Independence Planet

A cross-post from my LEGO blog Square Feet today.  This seemed appropriate in both places.

It’s quite out-of-the-ordinary for me to be building a Fourth of July-themed LEGO model.

Although I live in the United States, I was born and raised in the United Kingdom, and American Independence Day is the single US public holiday I’ve had the hardest time getting my heart around.

In all honesty, Britain in 1776 doesn’t look to me like the “tyranny” of you Americans’ popular belief, based as it is on half-remembered childhood school lessons. We had pre-Revolutionary (and later post-Revolutionary) France sitting next door inviting comparison, and besides that the citizens of the American colonies seem to have had in large part a lighter burden than those of the mother country. “British tyranny”, as you so delightfully put it, hardly seems fair.

It’s taken most of a decade now to get past my offended national pride at this seemingly mentally-lazy accusation of “tyranny”, together with my secret fear that you Americans might be still holding a sort of grudge about it all with your closely-held popular memories of your Paul Reveres, your Boston Tea-Parties and your “rockets’ red glare” (from missiles fired by one of our warships, as I can’t quite ever forget).

Really, the Fourth of July is a weird time to be a Brit in America, if you have any sense or knowledge of history. I love America, but I love my homeland too, and it’s difficult to enter into the spirit of a holiday which persists in painting my home country as the villain.

For all that my country of birth and my country of residence are now staunch allies, such that your Red, White and Blue flies proudly beside ours, and the idea that we might be deadly enemies is frankly ridiculous; still, every Fourth of July I’m reminded that it was not always so.

However, in recent years I’ve been far better about not working myself into a frenzy over it in the run-up to the Day itself, finding ways to love America even on the Fourth of July that don’t feel like I’m being subtly asked to reject the land of my birth.

Really, it’s nothing anyone else has ever said or done. This is my own love of my homeland running headlong into the reality that it was that country that those early Americans had to fight to gain their independence. I’m quite happy to celebrate American independence; what I feel sometimes like I’m probably not going to be allowed is permission to love my other country too, even on the Fourth when you memorialise that former enmity.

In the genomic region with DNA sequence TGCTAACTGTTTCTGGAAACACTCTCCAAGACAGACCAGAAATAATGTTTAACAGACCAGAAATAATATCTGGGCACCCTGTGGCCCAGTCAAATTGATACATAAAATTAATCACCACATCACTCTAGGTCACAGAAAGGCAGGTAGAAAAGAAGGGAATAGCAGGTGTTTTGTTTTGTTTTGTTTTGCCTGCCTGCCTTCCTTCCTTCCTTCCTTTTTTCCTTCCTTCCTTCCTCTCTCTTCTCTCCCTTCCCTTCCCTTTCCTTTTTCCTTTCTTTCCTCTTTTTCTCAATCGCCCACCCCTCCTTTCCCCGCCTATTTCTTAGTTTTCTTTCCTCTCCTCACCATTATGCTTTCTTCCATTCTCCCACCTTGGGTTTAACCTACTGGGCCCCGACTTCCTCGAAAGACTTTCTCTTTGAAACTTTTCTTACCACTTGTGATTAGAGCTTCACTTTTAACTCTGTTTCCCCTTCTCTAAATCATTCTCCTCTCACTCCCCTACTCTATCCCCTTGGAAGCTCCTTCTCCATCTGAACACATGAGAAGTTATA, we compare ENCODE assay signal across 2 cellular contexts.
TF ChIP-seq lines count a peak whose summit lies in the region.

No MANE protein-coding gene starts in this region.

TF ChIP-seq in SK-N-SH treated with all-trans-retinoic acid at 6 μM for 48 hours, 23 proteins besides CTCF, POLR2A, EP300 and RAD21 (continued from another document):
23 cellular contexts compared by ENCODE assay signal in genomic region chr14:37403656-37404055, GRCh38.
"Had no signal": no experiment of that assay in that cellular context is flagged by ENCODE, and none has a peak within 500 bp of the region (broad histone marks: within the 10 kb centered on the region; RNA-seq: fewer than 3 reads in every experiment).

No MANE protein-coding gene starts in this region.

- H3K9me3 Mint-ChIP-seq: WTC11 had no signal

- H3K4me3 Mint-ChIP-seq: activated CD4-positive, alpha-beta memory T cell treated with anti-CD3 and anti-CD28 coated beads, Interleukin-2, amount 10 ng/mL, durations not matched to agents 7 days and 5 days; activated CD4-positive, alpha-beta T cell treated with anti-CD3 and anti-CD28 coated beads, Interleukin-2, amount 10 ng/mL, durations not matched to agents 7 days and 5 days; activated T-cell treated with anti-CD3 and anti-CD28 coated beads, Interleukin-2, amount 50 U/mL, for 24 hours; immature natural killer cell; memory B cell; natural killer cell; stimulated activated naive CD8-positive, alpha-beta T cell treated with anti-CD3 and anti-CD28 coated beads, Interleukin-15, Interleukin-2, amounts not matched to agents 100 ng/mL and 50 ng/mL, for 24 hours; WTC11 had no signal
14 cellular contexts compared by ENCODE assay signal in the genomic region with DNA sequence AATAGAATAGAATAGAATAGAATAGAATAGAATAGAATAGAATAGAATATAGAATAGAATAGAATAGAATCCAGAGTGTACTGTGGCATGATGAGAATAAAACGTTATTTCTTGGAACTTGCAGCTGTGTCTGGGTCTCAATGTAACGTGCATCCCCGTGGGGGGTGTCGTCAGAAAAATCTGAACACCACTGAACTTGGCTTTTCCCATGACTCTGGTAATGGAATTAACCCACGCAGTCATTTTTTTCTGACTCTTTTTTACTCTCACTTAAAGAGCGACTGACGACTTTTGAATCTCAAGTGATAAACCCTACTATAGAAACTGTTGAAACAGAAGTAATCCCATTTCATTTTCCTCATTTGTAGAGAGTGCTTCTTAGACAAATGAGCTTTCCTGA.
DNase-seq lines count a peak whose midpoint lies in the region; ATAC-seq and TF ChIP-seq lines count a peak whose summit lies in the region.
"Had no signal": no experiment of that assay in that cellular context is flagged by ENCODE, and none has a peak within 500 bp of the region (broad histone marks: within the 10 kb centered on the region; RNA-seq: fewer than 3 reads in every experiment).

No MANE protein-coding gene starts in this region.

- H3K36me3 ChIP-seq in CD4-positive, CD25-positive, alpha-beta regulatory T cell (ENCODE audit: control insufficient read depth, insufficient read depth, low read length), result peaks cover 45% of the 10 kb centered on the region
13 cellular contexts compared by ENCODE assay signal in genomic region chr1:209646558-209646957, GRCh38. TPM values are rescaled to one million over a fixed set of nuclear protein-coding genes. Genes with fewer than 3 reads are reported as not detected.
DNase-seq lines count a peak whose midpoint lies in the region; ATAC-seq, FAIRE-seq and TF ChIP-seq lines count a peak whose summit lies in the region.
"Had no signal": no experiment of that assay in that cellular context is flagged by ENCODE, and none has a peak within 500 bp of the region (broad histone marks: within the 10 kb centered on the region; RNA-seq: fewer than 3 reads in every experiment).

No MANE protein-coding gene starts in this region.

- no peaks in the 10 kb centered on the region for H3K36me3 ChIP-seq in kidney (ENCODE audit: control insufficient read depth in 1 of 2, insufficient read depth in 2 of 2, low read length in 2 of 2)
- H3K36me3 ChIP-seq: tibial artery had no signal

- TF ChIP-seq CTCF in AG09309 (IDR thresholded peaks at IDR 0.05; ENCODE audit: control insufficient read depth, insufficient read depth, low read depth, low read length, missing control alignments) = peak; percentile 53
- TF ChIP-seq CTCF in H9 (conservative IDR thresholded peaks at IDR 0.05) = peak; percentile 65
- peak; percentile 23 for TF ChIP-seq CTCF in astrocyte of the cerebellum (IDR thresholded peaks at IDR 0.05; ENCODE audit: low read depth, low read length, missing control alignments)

Silly? Maybe. Weirdly insecure? For certain. Neurotic? Perhaps.

Rather English, though. We never want to impose on anyone; I wouldn’t dream of sounding a discordant note of Britannic pride in the midst of the United States’ birthday celebration. Hence my annual patriotic neurosis.

Really, though, I have been getting better. The War of Independence isn’t exactly current affairs even in the UK where it’s so much closer to 2017 than to 1066, and no-one is asking me to choose sides for battle. I’m gradually realising that it really is a free country (still); I don’t need the nation’s permission to be British even on the Fourth.

And there’s much to love about America, land of liberty, welcomer of those “huddled masses” and home of opportunity and an inventiveness that has blessed the world with so many wonderful devices.

America really is great, and not even Donald Trump can take away that proud legacy.

Hence this build.

A deliberate homage to that famous image of the Flag-raising on Iwo Jima, it uses some of my new red and white LEGO Classic Space astronauts, and my slightly older blue Classic astronaut.

Indeed, the whole build owes itself to the way I had my new astronauts arranged on my son’s LEGO display shelves. Independence Day rapidly approaching, it occurred to me that the visual combination of red, white and blue astronauts was very patriotic. “I’m sure I could do something with that, for this holiday I’m actually beginning to come to terms with”.